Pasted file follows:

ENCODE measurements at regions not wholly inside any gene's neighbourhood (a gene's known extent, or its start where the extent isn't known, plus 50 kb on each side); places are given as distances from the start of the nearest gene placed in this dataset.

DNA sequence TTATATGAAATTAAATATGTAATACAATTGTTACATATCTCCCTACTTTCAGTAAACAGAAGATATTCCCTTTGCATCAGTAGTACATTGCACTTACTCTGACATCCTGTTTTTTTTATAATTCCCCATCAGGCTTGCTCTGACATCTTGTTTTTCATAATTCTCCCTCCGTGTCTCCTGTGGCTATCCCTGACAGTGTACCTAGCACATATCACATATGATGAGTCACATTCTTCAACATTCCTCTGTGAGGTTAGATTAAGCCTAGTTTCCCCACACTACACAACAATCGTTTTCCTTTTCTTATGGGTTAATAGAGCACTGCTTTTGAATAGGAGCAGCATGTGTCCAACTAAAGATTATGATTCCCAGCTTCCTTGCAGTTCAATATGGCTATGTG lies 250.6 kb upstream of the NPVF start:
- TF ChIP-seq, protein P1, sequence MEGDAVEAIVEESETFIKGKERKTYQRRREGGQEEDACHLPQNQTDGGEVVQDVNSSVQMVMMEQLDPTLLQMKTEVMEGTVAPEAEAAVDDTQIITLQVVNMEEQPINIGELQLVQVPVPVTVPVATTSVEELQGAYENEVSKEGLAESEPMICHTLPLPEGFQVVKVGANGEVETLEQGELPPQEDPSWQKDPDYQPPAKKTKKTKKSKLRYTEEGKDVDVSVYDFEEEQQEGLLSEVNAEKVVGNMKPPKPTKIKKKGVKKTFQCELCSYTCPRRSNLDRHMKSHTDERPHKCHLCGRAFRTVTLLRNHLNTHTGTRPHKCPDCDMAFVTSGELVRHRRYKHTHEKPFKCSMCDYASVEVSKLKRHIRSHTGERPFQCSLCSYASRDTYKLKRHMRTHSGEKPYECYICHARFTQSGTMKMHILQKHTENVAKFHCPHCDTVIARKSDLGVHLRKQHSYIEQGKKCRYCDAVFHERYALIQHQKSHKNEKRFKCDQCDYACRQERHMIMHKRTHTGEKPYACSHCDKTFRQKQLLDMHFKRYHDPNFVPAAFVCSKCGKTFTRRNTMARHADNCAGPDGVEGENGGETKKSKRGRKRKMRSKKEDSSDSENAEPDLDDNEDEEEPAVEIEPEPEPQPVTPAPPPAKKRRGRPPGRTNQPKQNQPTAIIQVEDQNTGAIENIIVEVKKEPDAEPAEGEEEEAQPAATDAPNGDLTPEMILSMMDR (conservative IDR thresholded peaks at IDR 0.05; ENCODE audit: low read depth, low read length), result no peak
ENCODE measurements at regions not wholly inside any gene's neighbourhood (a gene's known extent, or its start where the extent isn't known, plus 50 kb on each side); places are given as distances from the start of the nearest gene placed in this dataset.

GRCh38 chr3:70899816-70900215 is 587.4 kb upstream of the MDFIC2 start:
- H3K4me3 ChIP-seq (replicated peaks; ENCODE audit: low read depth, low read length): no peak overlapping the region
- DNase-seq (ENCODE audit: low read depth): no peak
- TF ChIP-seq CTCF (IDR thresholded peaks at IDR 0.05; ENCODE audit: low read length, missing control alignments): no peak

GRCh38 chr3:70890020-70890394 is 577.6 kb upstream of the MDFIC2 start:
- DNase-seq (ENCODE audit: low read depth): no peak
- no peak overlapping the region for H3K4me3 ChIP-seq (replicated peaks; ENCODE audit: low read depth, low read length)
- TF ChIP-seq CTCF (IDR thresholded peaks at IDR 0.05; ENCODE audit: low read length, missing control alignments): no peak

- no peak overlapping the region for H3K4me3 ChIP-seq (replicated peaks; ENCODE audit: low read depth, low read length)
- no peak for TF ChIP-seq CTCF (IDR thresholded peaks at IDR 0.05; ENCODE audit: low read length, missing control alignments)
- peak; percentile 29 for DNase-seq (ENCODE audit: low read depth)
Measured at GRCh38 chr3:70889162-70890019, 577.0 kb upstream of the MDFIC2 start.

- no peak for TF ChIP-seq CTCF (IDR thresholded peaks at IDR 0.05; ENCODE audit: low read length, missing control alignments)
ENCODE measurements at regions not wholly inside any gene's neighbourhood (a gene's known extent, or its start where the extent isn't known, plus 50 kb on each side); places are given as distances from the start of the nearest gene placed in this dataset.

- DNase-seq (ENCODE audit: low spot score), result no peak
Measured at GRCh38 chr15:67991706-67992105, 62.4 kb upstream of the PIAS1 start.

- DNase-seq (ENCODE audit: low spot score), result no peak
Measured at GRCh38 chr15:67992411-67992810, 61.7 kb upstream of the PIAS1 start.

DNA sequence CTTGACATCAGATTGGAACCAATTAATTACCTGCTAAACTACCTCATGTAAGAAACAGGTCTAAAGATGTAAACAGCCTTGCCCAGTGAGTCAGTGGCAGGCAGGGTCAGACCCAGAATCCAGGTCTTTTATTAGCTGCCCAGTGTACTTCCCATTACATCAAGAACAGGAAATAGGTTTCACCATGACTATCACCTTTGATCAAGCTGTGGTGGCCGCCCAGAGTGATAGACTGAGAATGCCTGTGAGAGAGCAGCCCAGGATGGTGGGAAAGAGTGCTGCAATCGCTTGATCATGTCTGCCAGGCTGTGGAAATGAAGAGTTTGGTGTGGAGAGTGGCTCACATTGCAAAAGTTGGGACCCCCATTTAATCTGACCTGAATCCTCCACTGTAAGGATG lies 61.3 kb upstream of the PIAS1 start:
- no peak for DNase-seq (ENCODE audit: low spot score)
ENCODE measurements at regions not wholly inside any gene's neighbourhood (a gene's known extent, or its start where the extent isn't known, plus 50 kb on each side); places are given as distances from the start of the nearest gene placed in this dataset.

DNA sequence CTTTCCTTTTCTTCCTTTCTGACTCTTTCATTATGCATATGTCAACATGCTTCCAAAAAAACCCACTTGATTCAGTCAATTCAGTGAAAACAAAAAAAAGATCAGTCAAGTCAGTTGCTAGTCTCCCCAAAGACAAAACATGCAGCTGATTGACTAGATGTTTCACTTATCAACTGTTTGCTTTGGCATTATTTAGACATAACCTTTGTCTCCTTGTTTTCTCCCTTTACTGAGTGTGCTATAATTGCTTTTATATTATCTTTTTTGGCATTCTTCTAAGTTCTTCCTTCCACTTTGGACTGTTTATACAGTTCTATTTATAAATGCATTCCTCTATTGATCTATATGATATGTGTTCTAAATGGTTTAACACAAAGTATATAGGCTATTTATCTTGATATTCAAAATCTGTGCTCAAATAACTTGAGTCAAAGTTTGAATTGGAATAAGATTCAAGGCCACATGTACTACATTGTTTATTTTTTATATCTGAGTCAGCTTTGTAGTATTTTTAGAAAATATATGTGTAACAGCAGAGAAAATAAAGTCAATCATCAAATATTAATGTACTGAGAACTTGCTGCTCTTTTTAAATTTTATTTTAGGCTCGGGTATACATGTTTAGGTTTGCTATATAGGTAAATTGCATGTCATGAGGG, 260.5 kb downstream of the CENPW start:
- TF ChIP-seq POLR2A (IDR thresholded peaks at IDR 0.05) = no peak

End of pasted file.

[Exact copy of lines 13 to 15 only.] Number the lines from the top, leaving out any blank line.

- no peak overlapping the region for H3K4me3 ChIP-seq (replicated peaks; ENCODE audit: low read depth, low read length)
- no peak for TF ChIP-seq CTCF (IDR thresholded peaks at IDR 0.05; ENCODE audit: low read length, missing control alignments)
- peak; percentile 29 for DNase-seq (ENCODE audit: low read depth)